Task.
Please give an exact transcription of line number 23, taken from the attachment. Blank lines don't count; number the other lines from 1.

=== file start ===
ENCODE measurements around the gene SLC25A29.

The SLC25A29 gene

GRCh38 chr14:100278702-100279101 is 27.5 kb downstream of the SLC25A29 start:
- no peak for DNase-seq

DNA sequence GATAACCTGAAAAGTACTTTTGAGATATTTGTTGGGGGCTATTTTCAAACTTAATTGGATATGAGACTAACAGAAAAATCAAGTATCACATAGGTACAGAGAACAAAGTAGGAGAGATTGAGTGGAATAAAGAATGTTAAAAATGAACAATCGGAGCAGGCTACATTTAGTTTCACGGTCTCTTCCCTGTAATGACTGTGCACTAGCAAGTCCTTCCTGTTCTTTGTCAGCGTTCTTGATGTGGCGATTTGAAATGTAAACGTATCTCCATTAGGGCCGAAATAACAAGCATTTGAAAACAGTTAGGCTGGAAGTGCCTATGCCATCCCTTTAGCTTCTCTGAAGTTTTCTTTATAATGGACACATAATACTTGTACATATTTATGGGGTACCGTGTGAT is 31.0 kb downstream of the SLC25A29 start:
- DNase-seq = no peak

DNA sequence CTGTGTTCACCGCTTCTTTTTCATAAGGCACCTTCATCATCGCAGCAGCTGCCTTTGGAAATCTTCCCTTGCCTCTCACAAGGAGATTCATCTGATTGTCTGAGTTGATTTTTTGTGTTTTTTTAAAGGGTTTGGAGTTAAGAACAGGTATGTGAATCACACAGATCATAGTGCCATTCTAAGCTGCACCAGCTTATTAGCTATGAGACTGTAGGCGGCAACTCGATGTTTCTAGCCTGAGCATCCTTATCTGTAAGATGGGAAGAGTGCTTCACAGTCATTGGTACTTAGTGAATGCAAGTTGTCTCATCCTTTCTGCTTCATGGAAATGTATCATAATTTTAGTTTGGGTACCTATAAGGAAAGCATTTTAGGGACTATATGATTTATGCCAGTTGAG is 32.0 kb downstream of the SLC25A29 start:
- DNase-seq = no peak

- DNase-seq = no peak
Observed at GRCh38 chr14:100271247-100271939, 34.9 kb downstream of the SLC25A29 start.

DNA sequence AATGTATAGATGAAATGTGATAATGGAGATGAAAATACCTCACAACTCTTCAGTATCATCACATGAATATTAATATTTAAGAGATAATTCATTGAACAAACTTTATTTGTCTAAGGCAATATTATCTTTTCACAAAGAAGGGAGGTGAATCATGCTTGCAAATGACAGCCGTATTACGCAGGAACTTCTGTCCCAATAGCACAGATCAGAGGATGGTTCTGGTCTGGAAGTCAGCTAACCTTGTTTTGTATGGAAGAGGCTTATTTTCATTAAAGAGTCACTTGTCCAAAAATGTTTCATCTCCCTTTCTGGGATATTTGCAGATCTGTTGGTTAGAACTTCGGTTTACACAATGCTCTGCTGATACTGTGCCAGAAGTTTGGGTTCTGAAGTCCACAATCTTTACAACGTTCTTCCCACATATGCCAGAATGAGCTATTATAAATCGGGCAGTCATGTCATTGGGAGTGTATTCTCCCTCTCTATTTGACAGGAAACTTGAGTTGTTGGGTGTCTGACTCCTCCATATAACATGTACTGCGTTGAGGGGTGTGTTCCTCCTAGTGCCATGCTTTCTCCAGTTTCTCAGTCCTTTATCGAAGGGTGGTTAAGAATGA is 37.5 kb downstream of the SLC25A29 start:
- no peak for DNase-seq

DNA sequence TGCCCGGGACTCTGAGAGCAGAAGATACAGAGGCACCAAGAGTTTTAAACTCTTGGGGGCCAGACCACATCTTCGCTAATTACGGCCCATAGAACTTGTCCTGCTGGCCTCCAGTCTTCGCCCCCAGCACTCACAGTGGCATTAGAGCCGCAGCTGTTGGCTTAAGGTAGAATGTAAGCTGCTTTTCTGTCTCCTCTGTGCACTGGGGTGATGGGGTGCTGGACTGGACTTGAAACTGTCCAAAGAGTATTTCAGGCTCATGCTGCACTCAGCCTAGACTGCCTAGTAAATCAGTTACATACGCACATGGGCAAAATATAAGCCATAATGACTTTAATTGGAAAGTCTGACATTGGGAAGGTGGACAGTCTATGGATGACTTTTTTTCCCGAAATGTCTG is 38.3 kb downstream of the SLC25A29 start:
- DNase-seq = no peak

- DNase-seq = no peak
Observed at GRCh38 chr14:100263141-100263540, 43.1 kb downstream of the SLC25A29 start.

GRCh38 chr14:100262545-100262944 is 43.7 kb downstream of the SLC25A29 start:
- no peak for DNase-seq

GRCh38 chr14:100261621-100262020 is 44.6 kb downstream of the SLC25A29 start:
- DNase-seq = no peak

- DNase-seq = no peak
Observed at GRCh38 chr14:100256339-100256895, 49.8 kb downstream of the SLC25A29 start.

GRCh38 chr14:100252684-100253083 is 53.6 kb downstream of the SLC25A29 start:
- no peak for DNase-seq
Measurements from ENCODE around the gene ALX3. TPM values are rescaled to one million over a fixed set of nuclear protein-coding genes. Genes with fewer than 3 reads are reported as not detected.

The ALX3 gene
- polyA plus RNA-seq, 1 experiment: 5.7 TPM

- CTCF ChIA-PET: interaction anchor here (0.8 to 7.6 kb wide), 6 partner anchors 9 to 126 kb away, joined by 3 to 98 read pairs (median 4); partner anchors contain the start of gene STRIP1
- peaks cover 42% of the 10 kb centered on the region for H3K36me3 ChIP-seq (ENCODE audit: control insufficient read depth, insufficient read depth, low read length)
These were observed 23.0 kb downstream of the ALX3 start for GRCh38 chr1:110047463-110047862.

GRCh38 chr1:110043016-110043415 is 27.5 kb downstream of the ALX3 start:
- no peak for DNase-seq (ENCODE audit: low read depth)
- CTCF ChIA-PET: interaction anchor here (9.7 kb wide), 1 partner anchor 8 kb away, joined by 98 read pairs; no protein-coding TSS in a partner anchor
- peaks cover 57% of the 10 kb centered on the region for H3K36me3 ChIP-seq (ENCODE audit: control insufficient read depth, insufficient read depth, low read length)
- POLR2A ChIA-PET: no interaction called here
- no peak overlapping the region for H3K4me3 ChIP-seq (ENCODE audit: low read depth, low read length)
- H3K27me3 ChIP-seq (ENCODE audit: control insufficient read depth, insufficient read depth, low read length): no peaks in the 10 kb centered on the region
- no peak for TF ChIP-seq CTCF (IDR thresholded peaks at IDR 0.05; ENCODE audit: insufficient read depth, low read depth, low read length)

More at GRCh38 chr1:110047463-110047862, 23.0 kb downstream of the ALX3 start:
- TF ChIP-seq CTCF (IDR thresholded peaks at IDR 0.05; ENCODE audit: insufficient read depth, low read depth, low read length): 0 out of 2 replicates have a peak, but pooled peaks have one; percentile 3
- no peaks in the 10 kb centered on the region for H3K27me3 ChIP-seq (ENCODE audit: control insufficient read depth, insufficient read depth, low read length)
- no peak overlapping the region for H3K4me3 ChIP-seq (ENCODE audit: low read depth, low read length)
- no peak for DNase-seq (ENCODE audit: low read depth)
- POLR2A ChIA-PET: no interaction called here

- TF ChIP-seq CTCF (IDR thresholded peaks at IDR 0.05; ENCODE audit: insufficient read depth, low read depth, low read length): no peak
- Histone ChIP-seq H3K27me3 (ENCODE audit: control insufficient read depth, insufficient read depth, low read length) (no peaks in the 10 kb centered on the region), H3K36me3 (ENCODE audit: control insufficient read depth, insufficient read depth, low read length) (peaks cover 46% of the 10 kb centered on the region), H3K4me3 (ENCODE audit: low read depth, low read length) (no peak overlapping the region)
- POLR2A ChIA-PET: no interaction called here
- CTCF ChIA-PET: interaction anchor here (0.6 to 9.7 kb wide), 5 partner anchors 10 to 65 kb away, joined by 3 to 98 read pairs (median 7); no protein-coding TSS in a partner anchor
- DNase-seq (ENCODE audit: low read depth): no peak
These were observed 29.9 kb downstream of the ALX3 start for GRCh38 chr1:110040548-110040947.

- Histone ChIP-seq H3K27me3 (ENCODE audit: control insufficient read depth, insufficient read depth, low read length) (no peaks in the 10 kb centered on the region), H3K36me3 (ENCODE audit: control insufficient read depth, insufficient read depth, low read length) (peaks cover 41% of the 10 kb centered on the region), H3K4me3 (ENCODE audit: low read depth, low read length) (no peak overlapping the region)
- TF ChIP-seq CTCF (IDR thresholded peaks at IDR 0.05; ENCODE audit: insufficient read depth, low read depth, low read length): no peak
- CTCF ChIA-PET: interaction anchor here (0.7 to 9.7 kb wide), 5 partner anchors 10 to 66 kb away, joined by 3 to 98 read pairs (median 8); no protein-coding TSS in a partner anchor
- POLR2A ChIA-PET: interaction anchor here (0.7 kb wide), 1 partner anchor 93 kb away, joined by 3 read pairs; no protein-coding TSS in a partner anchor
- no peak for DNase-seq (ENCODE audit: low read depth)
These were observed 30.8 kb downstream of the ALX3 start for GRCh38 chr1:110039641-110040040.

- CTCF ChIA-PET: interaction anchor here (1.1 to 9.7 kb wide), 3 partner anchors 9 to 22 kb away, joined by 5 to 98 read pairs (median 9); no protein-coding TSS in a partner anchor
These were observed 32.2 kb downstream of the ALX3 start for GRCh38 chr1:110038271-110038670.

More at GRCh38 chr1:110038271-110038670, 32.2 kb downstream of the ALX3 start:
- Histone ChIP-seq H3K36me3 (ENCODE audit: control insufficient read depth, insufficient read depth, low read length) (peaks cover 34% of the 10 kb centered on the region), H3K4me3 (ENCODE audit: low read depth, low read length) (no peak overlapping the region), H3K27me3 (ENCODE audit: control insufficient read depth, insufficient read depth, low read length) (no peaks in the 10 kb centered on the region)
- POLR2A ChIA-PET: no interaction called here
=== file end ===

GRCh38 chr14:100252684-100253083 is 53.6 kb downstream of the SLC25A29 start: